Available Now! (click cover)

America's Counter-Revolution
The Constitution Revisited

From the back cover:

This book challenges the assumption that the Constitution was a landmark in the struggle for liberty. Instead, Sheldon Richman argues, it was the product of a counter-revolution, a setback for the radicalism represented by America’s break with the British empire. Drawing on careful, credible historical scholarship and contemporary political analysis, Richman suggests that this counter-revolution was the work of conservatives who sought a nation of “power, consequence, and grandeur.” America’s Counter-Revolution makes a persuasive case that the Constitution was a victory not for liberty but for the agendas and interests of a militaristic, aristocratic, privilege-seeking ruling class.

Wednesday, August 12, 2009

The Healthcare-Reform Protests

Many of the people attending congressional district meetings to protest the emerging healthcare reform harm the cause of freedom when they are unruly and, more importantly, when they repeat unfounded rumors they’ve heard on the radio or read on the Internet. My advice is to get your facts straight and act in a dignified way. Reason should be in for forefront. Passion too prominently displayed looks like blind emotion and alienates those who might be persuaded by calm argument. Don’t call people names. Coolly state the moral and economic reasons against government control. Remember: Statism did not begin with Obama.

That said, I must point out that the critics of the protesters — those who want to continue the status quo of government-dominated health care but even more so — are off base in their sneering dismissal of the people who are worried about the so-called reform. Why would anyone have confidence in an 1,000-page-plus piece of legislation, obscurely written, that would give not-fully-defined powers to the secretary of Health and Human Services? Because Barack Obama, Ted Kennedy, Henry Waxman, Barney Frank, and Chris Dodd say so? Excuse me, but that’s not good enough.

Anyone who doesn’t have an instinctual revulsion at such a bill needs to read some history.

5 comments:

Igor said...

Obama qualifications to reform health care:

No birth certificate

Can not stop smoking

Difficulty telling the truth.

Narcissistic personality disorder.

Therefore, I Igor produce Obama Birth Certificate at www.igormarxo.org

Compare Obama Care vs Igor Care at Obama vs Igor Care

Todd Andrew Barnett said...

Sheldon, I'm with you on the despicable behavior and actions of many of the town hall protesters at a number of these "health care reform" events. I concur with you that many of them are behaving childishly and foolishly and act like mere jackasses over Obama's proposed "health care reform" plan, which is the state's hijacking of the entire health care system itself. They are hurting the cause of human liberty by being "unruly" (dazzling deduction on your part when you used that term) and uncivilized over the matter.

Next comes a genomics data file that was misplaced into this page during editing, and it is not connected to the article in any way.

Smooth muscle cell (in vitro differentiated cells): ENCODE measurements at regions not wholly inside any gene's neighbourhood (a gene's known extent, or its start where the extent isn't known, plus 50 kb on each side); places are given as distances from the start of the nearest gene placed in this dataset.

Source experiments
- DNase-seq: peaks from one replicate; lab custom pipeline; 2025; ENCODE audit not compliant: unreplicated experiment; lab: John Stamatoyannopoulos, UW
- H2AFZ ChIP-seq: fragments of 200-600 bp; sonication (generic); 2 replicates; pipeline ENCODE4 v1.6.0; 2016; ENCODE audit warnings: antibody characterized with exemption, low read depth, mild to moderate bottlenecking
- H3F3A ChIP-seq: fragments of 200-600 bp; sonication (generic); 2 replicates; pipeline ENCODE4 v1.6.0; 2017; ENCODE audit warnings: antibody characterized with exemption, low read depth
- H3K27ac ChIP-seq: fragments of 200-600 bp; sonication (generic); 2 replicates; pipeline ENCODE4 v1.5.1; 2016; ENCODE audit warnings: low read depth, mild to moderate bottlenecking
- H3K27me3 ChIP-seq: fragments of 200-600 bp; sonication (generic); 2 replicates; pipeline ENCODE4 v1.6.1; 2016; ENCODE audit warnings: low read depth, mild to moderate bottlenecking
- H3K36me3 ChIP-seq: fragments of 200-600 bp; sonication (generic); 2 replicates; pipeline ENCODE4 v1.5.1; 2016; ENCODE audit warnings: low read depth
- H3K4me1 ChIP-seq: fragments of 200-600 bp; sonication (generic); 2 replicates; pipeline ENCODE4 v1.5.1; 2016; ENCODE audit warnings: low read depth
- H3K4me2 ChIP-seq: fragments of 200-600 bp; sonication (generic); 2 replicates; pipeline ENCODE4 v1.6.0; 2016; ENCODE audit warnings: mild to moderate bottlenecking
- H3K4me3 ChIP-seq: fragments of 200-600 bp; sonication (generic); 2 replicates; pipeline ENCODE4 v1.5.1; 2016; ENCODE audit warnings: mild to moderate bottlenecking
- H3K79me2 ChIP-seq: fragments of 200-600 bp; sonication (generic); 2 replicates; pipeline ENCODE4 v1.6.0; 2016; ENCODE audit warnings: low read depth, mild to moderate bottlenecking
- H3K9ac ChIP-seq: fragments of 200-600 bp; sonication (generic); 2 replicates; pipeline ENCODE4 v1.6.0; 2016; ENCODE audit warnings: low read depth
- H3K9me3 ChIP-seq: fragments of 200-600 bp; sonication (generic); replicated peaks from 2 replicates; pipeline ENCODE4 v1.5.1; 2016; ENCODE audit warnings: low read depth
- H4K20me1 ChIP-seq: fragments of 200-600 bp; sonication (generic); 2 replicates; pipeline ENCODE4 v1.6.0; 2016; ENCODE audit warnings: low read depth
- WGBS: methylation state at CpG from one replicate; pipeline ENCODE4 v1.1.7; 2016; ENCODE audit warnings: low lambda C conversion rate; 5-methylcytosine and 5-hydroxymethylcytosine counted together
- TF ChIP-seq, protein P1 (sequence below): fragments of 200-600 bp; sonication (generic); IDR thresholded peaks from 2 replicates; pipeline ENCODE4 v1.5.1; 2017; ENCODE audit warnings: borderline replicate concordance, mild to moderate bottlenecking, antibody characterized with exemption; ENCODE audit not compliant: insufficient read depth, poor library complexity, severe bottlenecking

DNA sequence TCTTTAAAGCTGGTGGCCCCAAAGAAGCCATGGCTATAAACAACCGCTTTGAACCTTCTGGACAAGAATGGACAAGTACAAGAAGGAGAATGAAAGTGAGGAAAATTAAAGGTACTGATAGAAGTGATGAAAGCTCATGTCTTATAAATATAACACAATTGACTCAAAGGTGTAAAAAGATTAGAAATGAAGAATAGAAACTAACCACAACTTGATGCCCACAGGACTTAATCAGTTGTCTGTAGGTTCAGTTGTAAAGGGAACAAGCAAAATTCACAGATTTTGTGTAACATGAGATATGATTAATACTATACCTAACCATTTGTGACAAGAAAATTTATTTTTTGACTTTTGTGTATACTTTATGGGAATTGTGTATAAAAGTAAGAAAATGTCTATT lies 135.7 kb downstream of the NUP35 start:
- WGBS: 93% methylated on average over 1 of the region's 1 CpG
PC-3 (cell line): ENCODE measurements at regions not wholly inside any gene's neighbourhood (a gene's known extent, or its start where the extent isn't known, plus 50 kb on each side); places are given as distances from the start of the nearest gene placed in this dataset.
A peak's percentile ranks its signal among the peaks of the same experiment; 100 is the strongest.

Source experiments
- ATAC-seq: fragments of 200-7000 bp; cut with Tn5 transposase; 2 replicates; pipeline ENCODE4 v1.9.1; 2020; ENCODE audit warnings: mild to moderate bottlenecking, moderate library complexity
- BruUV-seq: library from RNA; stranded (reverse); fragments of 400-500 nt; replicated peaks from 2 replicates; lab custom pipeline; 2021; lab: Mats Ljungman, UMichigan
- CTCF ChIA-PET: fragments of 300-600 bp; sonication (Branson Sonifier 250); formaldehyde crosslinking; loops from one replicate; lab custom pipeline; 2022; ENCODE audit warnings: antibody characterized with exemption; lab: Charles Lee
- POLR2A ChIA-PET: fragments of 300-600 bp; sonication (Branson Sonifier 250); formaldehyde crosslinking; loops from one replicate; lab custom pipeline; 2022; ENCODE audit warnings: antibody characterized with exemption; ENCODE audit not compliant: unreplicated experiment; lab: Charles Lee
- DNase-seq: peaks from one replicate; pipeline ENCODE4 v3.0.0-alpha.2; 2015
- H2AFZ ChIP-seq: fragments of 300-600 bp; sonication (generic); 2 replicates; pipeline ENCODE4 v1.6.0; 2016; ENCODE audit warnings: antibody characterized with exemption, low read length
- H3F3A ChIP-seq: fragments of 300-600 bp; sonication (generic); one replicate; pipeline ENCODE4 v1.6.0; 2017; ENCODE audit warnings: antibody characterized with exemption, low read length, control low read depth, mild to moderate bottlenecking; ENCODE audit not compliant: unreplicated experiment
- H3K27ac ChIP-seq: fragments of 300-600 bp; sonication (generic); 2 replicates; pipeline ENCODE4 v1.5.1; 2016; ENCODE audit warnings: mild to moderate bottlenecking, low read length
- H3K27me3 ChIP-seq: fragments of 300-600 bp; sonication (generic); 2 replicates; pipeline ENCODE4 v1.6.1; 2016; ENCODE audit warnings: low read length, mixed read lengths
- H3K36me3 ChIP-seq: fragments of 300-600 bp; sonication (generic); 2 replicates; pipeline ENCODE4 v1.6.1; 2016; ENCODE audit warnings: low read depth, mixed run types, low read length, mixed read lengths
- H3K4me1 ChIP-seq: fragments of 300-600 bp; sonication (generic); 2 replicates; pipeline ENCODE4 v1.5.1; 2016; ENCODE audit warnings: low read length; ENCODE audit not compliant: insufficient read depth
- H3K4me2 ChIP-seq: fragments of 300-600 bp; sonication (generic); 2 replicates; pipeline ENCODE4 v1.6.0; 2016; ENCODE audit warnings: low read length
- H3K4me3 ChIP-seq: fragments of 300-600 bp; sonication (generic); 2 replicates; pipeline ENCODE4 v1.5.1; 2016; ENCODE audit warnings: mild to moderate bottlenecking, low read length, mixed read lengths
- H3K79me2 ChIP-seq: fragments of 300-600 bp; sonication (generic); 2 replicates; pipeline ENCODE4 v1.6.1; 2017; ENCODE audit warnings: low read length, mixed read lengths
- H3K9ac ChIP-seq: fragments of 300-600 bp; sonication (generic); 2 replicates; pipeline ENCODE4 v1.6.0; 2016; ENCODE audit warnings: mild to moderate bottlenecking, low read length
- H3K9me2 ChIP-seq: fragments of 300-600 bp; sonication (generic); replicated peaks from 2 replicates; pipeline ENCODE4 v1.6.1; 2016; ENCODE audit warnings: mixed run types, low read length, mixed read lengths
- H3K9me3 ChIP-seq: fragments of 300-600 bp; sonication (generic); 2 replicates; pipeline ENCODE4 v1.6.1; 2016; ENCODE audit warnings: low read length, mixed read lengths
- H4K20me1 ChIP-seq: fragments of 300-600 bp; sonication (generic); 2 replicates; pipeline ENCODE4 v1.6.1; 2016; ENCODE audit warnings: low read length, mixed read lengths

Aside from the idiotic Birther claims at a handful of these events and their urge of the statist politicians to "go back to Washington, D.C. and represent the people," what unfounded rumors are you referring to? If you mean the alleged "death panels," I did read page 425 of the bill, and, although it does not out-rightly say that seniors would be put to death via "mandatory euthanasia," it certainly hints at and implies it, or at least lays down the foundation for it. Plus, the provision calling for "mandatory counseling" for the elderly is in those pages; I should know, because I saw it. (The language of the bill, which I haven't been able to read all of it, is very convoluting and troubling, not to mention pretty vague and muddy.)

Other than that, I agree with you 100 percent.

Sheldon Richman said...

"I did read page 425 of the bill, and, although it does not out-rightly say that seniors would be put to death via 'mandatory euthanasia,' it certainly hints at and implies it, or at least lays down the foundation for it. Plus, the provision calling for 'mandatory counseling' for the elderly is in those pages;"

I read it too, and I don't see what you see. Please be specific, Todd. I see no consultation mandate, much less a euthanasia mandate. The page amends the Social Security law to include advance-care planning consultation in the list of reimbursed services. I see no suggestion of any mandate. Where is it? (See this.)

Igor, he's got a birth certificate. He's got published newspaper birth announcements. Let it go already.

Todd Andrew Barnett said...

Sheldon, I am looking at the pages right now as I write this. I stand corrected. There is no mandate as far as I can tell. And honestly, there is no euthanasia mandate. My apologies for thinking otherwise.

It does amend the Social Security Act to include "advance-care planning consultation" in, as you poignantly noted, in the list of reimbursed services. My question is, "What do they really mean by 'advance-care planning consultation'?" That's the part that I find very questionable and convoluting. It defines the term in the bill as "a consultation between the individual and a practitioner described in paragraph regarding advance care planning, if, subject to paragraph, the individual involved has not had such a consultation within the last 5 years." That sentence is very eerie. The list of "services" included in the bill after that sentence is pretty vague, but even more so, quite disturbing. Why the need for "advance-care planning consultations"? Why should taxpayers fund such consultations along with the list we already cover? What is their ultimate goal regarding this?

That's what I'd like to know.

RWW said...

Personally, I'm cheering on the end of the nation, rather than hoping we sit in this stagnant state of affairs for further decades. Huzzah for Obama!